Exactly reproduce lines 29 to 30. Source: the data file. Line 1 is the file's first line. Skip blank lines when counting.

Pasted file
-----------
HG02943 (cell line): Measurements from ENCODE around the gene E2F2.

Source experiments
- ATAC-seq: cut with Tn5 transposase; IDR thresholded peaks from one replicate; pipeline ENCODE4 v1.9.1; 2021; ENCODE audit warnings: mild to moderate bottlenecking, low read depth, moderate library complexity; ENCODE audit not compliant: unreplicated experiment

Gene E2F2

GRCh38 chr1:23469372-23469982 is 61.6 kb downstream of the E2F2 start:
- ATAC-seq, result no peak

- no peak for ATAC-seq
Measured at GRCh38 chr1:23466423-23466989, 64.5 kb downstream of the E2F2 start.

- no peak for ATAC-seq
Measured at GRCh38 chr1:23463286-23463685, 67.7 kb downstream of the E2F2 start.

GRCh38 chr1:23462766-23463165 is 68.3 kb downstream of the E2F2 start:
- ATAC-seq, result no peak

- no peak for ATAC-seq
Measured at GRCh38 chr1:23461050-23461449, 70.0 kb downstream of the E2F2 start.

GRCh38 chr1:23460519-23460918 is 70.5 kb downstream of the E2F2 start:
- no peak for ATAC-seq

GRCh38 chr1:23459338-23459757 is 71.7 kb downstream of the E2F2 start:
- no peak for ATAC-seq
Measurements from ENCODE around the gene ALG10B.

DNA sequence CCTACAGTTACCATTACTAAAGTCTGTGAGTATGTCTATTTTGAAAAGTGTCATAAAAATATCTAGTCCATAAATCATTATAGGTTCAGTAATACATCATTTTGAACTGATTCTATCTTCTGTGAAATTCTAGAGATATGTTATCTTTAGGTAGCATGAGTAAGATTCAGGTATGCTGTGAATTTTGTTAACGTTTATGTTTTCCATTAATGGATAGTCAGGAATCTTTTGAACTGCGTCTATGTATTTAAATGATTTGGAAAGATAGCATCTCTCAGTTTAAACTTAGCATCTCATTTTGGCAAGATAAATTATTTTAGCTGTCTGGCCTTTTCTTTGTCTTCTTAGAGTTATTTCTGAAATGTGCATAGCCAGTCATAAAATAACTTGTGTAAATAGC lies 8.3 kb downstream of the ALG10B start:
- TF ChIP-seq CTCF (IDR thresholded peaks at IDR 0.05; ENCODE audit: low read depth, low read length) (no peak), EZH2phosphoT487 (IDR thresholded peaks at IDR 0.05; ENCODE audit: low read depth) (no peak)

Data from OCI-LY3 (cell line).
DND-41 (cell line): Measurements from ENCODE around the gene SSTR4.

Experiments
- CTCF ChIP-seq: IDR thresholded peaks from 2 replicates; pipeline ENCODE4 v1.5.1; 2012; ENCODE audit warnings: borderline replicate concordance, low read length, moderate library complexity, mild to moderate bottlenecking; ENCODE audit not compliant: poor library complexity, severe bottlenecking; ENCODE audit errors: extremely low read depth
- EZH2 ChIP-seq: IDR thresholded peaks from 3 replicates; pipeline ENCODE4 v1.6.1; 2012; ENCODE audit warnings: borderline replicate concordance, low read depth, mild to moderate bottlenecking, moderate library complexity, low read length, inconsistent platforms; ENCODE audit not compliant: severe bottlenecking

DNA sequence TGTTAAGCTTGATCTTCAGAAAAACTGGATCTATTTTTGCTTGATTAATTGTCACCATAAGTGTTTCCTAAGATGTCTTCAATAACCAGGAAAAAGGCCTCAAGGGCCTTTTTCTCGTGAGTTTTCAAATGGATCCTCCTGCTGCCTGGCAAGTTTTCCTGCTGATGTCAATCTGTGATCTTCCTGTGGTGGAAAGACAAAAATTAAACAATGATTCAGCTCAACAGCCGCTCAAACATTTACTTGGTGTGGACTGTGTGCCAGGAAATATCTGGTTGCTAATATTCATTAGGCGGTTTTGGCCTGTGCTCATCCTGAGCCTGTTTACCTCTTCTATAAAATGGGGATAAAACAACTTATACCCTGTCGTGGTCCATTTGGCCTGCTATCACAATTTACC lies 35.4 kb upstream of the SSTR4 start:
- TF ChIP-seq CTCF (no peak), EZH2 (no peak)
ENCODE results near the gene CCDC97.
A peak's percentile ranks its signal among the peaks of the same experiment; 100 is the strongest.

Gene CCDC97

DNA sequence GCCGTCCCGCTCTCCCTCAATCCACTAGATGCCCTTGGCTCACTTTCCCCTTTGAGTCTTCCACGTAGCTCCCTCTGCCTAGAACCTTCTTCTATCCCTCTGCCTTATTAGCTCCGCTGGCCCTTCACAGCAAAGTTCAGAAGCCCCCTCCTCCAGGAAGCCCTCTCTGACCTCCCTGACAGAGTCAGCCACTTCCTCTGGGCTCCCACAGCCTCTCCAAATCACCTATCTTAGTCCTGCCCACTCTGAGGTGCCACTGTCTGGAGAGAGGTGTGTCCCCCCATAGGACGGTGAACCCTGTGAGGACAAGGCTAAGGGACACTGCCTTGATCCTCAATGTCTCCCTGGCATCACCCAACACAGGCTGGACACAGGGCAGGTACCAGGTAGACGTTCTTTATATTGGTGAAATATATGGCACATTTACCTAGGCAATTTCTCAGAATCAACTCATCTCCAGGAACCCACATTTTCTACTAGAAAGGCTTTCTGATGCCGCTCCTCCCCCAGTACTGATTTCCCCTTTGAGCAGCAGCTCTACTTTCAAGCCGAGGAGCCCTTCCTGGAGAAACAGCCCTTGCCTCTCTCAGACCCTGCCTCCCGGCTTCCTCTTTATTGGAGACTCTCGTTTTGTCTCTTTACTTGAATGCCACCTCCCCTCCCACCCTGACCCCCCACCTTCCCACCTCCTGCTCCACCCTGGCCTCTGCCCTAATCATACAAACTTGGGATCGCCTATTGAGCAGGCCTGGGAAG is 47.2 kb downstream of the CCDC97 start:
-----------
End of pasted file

ENCODE results near the gene CCDC97.
A peak's percentile ranks its signal among the peaks of the same experiment; 100 is the strongest.